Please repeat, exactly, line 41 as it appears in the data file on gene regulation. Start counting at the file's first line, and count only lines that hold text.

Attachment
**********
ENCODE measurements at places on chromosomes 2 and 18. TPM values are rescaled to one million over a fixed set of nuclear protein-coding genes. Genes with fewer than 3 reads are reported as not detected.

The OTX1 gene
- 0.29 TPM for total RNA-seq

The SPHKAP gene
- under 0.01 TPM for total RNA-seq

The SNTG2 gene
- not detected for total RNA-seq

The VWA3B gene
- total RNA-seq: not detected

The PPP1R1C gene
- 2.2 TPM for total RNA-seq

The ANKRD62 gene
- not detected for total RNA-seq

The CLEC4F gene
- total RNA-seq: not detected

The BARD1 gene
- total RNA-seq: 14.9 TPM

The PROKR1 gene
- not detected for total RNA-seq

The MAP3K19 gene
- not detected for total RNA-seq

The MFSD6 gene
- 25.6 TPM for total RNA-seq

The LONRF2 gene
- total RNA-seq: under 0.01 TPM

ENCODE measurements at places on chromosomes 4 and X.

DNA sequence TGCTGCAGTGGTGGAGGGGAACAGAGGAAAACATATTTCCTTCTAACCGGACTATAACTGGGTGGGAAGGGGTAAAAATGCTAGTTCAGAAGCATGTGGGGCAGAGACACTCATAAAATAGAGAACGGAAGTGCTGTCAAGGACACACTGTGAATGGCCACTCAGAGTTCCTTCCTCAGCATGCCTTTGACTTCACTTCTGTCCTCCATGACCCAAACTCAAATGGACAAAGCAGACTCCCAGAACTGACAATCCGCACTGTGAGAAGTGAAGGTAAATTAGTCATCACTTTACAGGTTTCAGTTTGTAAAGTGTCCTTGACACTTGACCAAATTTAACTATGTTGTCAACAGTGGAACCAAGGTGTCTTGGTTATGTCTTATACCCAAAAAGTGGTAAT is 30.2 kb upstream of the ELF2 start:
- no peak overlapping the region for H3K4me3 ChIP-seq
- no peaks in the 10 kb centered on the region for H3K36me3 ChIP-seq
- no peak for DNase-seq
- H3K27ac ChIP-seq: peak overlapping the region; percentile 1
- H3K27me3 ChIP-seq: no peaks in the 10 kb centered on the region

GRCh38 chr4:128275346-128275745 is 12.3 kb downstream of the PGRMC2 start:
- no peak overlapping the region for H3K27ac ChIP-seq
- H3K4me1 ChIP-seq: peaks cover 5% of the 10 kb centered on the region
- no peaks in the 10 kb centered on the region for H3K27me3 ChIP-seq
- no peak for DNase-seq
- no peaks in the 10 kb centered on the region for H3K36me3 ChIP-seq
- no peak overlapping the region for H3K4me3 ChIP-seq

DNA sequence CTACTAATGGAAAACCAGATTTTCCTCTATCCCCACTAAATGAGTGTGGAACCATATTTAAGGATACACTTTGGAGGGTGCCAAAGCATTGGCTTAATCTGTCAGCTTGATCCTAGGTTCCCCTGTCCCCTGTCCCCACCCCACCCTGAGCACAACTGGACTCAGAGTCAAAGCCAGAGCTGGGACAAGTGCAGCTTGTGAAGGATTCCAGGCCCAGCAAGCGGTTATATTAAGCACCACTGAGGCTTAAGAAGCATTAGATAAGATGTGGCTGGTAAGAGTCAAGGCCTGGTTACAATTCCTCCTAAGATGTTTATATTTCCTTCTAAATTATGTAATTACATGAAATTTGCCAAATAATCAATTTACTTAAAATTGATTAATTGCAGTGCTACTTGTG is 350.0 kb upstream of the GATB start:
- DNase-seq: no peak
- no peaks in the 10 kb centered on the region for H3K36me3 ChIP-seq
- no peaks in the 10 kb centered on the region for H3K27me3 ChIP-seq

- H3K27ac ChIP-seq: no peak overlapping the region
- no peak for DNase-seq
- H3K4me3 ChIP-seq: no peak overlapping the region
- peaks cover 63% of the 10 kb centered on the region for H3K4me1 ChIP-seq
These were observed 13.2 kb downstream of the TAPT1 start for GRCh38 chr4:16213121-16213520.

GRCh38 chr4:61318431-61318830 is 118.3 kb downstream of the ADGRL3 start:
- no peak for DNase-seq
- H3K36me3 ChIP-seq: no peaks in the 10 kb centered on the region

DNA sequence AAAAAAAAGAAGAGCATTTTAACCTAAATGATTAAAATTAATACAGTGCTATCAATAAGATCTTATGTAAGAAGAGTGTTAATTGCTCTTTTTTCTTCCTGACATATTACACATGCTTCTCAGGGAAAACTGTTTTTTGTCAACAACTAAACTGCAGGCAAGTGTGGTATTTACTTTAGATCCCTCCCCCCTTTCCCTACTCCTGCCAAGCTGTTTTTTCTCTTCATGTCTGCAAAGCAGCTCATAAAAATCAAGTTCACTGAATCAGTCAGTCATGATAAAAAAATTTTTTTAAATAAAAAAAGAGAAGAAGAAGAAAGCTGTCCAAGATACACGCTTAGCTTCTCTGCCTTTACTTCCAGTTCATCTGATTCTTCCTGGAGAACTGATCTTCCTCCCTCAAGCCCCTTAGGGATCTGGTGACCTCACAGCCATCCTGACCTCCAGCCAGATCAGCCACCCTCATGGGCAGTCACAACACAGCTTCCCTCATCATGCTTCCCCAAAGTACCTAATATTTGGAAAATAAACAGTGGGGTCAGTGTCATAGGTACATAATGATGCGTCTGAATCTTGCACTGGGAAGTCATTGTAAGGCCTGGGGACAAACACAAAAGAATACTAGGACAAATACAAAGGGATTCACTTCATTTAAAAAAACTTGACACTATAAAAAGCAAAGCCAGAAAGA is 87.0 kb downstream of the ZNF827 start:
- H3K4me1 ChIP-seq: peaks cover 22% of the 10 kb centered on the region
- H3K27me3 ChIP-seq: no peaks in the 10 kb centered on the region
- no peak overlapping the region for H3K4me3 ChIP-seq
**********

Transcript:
- DNase-seq: no peak